Obviously, the “Lord” is God. But the question is, “who” are we seeing? Classically, it’s been common for Christian commentators to hear a reference to the whole Trinity in the Trisagion, “Holy, holy, holy is the Lord of hosts; heaven and earth are full of your glory” (v. 3).

Cyril of Alexandria writes of the blessings which fill the mouth of the Seraphim:

They say “holy” three times and then conclude with “Lord of hosts.” This demonstrates the holy Trinity exists in one divine essence. All hold and confess that the Father exists, along with the Son and the Spirit. Nothing divides those who are named nor separates them into different natures. Just the opposite is true. We recognize one Godhead in three persons.

Theodoret of Cyrus comments similarly that as the seraphim praise “the title Lord singularly in this song, but repeat ‘holy’ three times (in reference to the Trinity), we know they are referring to the one essence of Deity.” If you see the tripling of ‘holy’ as a reference to the Trinity, then the praises of the seraphim seem to clear that up very quickly.

Some might be more skeptical of this, though, and not just modern commentators with prejudices against Christian readings of OT texts. Instead, it’s possible to think that what we’re seeing here is more strictly a vision of the pre-incarnate Christ, the Second Person of the Trinity by appealing to John 12:41. There John quotes Isaiah 6’s prophecy about Israel’s hardness of heart and says, “Isaiah said these things because he saw his glory and spoke of him”, referring to Christ.

Of course, read within the grounds of a Christian doctrine of God, to see the glory of the Son is to see the glory of the Father as it is one shared glory. As Calvin says here that while John teaches that Isaiah has a vision of Christ, “in my judgment, it is wrong to restrict this vision to the person of Christ, since the prophecy refers rather to God without differentiation.”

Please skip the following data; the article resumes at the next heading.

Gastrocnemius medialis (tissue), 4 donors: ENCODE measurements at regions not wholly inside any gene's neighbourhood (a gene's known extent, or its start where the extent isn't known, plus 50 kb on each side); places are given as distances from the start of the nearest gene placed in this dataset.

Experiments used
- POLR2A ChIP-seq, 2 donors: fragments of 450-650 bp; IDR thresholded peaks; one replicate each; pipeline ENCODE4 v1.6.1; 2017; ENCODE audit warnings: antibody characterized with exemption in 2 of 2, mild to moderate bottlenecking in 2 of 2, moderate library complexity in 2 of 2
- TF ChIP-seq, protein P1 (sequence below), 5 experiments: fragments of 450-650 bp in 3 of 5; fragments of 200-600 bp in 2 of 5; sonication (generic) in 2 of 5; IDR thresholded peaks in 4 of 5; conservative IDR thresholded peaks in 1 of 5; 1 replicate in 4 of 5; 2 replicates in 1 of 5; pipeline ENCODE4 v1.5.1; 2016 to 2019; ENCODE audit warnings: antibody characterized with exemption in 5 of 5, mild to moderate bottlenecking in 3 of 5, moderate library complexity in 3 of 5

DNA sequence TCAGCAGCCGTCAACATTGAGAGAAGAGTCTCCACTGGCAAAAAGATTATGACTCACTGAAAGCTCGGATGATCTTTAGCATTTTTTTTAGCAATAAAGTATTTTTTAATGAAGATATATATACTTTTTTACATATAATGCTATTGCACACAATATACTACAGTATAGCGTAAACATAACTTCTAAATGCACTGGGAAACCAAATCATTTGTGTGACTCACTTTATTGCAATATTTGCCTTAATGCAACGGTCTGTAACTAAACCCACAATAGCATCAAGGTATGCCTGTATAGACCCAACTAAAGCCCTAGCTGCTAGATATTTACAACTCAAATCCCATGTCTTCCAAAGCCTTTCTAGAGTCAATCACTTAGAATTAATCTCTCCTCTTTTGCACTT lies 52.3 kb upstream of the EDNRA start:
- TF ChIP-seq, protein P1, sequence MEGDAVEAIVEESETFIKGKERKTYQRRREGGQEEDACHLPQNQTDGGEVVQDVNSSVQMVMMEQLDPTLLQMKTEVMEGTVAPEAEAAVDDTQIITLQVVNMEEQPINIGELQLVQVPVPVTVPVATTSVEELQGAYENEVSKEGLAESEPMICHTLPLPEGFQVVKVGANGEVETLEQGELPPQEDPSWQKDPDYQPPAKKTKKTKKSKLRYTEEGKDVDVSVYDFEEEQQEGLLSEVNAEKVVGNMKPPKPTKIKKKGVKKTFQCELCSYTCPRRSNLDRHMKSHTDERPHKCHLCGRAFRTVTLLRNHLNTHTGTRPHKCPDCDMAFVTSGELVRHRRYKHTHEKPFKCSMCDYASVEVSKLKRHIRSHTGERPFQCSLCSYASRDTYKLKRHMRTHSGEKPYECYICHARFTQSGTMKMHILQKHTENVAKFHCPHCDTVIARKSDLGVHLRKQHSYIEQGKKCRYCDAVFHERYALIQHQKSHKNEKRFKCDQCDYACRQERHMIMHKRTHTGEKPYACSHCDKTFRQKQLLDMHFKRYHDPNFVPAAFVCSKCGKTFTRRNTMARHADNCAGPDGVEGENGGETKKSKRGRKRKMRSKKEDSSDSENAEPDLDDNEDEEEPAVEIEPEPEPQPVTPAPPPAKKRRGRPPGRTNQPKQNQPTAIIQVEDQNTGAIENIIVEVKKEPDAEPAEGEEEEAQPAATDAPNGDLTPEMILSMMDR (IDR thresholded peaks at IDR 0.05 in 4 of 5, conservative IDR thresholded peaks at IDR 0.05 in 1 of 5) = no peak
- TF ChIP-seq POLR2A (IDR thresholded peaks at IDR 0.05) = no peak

While Calvin’s logic is good on its own, Herman Witsius blew my mind this morning as I was reading his reasoning in the Economy of the Covenants (Bk. 4. chap. 3, par. V). He says that “Isaiah saw the whole Trinity, like a king sitting on a throne” and points not only to the more prominent passage of John 12:41, but also points to Acts 28:25-27, where Paul quotes the same prophecy about the hardness of heart from Isaiah 6 and says, “The Holy Spirit was right in saying to your fathers through Isaiah the prophet.” Witsius clearly reasons that if Isaiah saw the glory of the Son and heard the speech of the Holy Spirit and, “I imagine, none should excluded the Father”, then how can we not but conclude that Isaiah saw the whole Trinity represented to him in a vision? Seems about right to me.

Holy, holy, holy is the Lord of Hosts, Father, Son, and Holy Ghost.

Soli Deo Gloria

Tamar Was Righteous

Tamar, daughter-in-law of Judah, gets a bad rap. Often cited as one of the “scandalous” women in Jesus’s genealogy (Matt 1:3), she’s famous for tricking her father-in-law into getting her pregnant by veiling herself and presenting herself to him as a prostitute (Gen. 38).

Admittedly, this is not the usual way of going about things and you can see why preachers tend to skip it in the middle of their series on the life of Joseph or whatever.